The Character Armor of Pattern Baldness: Anxiety, Depression, and Learned Helplessness

 
 

In 1950, Szasz et al. noticed something that anyone who has ever visited a baldness forum is well aware of: Men experiencing pattern baldness tend to have defensive attitudes.[1] While one only needs to venture to the Hair Loss Help forum thread entitled, "If you're bald you don't need to kill yourself, you're already dead" to view an example of the despair and hopelessness in the balding community,[2] Szasz et al. came to their conclusion after observing that "toothy smiles" and rigid facial expressions were common among balding males.

The group felt that these characteristics were a reflection of controversial psychologist Wilhelm Reich's concept of "character armor," or the psychological defenses of a neurotic personality, which serve as protection from feelings of insecurity and anxiety.[3] It might be said that this orientation stems from the negative cultural connotation of balding in a soulless culture obsessed with youth, however, I have a slightly different take.

 
Image: The Theory of The Pathogenesis of Ordinary Human Baldness (1950)

Image: The Theory of The Pathogenesis of Ordinary Human Baldness (1950)

 

I think the "balding personality" or "character armor" that Szasz et al. observed is the result of what pioneering physiologist, Hans Selye called stress. For Hans Selye, stress was an energy problem: an organism was challenged with a stressor (e.g., cold, low blood sugar, adrenaline, forced exercise, etc.) and based on the inherent amount of "adaptation energy" an organism either adapted positively or negatively. Depleting this organismic energy reserve caused the organism to adapt at its own expense traversing from an anabolic to a catabolic state. Perhaps most importantly, Selye found that adaptations were cumulative and tended to self-accelerate with age

I think the vicious cycle of stress and low metabolic energy is evident in those with pattern baldness. For example, a "significant elevation" of the classical stress hormone, cortisol, was discovered in both sexes experiencing pattern baldness.[4] Cortisol was a focal point of Hans Selye's research, and its main function is to provide an alternative source of glucose by breaking down the body's structures. In a study on post traumatic stress disorder (PTSD), the researchers found that cortisol increased as a result of an interference with cellular respiration,[5] which I have progressed as a more fitting explanation for pattern baldness than genetics or androgens.[6]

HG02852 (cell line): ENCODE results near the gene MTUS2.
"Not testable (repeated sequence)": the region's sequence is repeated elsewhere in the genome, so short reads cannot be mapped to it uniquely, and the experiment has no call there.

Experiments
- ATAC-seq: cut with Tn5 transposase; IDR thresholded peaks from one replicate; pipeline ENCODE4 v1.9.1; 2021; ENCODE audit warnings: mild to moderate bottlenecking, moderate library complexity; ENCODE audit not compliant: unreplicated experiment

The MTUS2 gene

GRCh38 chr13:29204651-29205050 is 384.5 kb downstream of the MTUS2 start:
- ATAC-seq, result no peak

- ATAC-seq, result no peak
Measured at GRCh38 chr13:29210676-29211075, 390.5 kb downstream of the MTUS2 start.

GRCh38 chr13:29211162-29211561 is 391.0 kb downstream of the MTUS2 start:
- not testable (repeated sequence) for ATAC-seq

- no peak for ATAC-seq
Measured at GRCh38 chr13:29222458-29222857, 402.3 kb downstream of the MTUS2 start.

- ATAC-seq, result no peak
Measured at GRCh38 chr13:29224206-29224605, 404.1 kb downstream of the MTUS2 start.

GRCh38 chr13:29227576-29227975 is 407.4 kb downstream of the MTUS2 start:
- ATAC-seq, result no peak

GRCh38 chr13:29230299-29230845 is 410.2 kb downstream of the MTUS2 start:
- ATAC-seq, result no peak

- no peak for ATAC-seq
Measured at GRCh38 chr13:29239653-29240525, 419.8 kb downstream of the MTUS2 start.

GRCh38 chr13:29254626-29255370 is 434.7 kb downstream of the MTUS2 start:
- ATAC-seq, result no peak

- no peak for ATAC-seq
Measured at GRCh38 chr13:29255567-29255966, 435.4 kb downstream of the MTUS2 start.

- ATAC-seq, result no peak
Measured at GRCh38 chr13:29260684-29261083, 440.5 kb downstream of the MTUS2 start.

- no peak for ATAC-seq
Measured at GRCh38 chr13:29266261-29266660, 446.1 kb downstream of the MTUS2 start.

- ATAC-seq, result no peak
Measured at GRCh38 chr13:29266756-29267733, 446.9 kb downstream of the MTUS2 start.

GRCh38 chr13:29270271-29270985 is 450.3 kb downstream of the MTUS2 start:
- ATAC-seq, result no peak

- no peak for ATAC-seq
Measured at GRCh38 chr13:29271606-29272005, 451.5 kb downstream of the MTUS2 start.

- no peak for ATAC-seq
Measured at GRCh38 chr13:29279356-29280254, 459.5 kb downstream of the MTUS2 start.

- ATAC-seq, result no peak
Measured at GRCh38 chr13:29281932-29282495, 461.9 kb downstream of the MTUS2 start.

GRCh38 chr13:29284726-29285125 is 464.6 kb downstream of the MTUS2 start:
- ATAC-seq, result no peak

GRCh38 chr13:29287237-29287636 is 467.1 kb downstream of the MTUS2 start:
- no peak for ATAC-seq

If you’re bald you don’t need to kill yourself, you’re already dead.
— Hair Loss Help Forum Member Post (2013)

The prolonged exposure to cortisol might also help explain the defensive attitudes of balding men encountered by Szasz and his team. Cortisol is well-known to cause unpredictable changes in the mood ranging from euphoria to suicidal depression.[7,8]

In the complex biochemical web of signaling substances, there is a strong chemical romance between cortisol and serotonin. Serotonin increases cortisol in a dose dependent manner through the pituitary,[9] and acts indirectly on the adrenal glands by promoting the formation of estrogen,[10] prolactin,[11] and the prostaglandins.[12] Estrogen,[13] prolactin[14] and the prostaglandins[15] appear to be involved in baldness. Serotonin also increases the "salt retaining" hormone, aldosterone,[16] which is also associated with pattern hair loss.[17] 

It might surprise some, but like an excess of cortisol, elevated levels of serotonin are involved in unfavorable behavior. In fact, serotonin is responsible for one of the most serious stress states, learned helplessness

I: Learned Helplessness, Serotonin, and LSD

 
Image: "You're afraid to soar, afraid of heights and depths." Listen, Little Man! by Wilhelm Reich (1974)

Image: "You're afraid to soar, afraid of heights and depths." Listen, Little Man! by Wilhelm Reich (1974)

 

Learned helplessness is a behavior in which an organism is forced to endure aversive, painful or otherwise unpleasant stimuli, and becomes unable or unwilling to avoid subsequent encounters with those stimuli, even if they are escapable.

Learned helplessness can be induced by increasing levels of serotonin in animals.[18] Likewise, exposing animals to inescapable stress increases serotonin.[19] Active thyroid hormone, triiodothyronine or T3, reverses the phenomenon.[20] Moreover, low levels of serotonin are associated with playfulness,[21] while high levels are associated with aggression and anxiety.[22,23]